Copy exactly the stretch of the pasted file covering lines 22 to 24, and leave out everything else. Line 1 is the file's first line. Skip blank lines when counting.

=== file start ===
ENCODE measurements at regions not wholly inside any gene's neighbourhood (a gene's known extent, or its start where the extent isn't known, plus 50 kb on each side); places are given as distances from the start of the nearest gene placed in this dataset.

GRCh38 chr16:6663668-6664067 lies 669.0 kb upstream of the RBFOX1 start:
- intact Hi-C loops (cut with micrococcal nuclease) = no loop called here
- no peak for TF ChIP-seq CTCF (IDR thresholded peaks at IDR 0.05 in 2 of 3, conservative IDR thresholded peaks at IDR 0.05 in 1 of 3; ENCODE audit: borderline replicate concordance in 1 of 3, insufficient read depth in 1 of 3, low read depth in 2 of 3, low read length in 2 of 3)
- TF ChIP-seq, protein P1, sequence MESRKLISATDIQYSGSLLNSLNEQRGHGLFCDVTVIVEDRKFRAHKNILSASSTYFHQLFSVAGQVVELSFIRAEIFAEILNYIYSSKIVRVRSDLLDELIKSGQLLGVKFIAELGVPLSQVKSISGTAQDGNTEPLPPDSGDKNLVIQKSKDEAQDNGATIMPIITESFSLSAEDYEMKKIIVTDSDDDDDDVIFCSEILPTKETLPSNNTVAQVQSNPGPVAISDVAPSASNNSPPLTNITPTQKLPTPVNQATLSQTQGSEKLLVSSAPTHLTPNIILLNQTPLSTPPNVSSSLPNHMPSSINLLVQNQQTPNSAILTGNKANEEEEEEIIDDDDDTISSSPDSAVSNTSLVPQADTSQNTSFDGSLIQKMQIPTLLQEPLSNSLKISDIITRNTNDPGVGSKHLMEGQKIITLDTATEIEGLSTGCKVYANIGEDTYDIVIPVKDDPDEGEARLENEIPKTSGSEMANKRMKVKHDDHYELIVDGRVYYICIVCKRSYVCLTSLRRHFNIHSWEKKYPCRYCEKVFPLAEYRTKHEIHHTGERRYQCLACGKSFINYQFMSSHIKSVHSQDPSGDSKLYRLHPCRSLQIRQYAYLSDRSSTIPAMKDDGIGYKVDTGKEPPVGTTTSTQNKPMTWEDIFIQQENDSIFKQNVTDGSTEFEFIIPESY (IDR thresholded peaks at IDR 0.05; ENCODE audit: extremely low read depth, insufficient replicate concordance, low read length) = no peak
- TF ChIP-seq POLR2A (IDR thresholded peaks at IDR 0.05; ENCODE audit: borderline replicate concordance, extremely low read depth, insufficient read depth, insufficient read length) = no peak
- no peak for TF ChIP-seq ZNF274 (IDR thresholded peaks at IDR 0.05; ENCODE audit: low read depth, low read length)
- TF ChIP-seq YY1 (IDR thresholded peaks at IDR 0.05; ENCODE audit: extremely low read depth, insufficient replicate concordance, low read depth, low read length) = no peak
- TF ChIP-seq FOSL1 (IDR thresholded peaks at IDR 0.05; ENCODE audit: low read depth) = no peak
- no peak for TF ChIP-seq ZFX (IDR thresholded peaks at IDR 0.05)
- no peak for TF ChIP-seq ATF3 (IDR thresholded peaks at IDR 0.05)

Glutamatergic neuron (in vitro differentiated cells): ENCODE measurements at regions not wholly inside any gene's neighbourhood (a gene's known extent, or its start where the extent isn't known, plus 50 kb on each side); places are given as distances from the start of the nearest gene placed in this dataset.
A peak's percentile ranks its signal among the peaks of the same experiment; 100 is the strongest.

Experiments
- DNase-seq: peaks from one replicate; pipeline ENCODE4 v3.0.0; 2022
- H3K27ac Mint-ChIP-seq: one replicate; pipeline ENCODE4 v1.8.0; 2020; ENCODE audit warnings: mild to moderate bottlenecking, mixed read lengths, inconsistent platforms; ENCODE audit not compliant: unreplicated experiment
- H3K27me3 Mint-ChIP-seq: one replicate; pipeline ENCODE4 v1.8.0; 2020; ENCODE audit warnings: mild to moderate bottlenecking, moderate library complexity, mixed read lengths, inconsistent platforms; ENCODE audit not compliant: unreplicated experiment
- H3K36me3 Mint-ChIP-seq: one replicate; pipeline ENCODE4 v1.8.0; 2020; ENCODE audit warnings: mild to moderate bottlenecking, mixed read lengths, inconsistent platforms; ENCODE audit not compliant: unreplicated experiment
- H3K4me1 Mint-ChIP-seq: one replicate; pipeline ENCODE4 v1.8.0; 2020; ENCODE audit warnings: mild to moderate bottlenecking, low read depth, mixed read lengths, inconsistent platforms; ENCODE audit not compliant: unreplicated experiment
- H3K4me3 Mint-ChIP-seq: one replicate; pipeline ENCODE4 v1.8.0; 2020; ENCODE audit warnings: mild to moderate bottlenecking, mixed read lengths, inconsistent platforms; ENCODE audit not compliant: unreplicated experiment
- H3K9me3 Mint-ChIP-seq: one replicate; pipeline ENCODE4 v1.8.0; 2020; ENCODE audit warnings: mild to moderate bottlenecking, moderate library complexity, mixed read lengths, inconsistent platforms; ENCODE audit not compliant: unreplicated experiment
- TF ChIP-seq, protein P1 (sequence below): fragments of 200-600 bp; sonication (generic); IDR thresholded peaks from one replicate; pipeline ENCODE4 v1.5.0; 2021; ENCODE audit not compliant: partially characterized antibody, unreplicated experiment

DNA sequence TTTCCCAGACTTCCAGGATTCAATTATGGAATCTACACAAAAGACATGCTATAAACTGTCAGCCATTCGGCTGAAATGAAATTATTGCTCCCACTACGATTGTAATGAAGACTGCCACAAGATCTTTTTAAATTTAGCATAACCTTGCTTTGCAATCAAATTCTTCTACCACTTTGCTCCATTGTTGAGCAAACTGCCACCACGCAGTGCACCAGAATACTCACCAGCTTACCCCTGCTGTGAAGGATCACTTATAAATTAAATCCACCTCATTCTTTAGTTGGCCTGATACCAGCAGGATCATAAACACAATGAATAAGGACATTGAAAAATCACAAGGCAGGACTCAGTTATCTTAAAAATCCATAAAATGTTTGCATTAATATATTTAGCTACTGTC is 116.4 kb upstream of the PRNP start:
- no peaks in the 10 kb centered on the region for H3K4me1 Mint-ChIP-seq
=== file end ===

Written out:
- TF ChIP-seq, protein P1 (sequence below): fragments of 200-600 bp; sonication (generic); IDR thresholded peaks from one replicate; pipeline ENCODE4 v1.5.0; 2021; ENCODE audit not compliant: partially characterized antibody, unreplicated experiment

DNA sequence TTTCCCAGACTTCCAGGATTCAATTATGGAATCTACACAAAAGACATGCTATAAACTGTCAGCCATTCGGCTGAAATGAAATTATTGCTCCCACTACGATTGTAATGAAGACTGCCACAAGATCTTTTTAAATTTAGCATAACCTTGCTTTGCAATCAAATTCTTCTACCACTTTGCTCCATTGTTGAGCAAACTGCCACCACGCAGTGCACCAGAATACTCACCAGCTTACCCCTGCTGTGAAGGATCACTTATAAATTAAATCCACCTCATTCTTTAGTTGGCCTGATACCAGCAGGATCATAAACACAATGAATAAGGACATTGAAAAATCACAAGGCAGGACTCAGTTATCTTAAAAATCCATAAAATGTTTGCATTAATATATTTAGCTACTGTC is 116.4 kb upstream of the PRNP start:
- no peaks in the 10 kb centered on the region for H3K4me1 Mint-ChIP-seq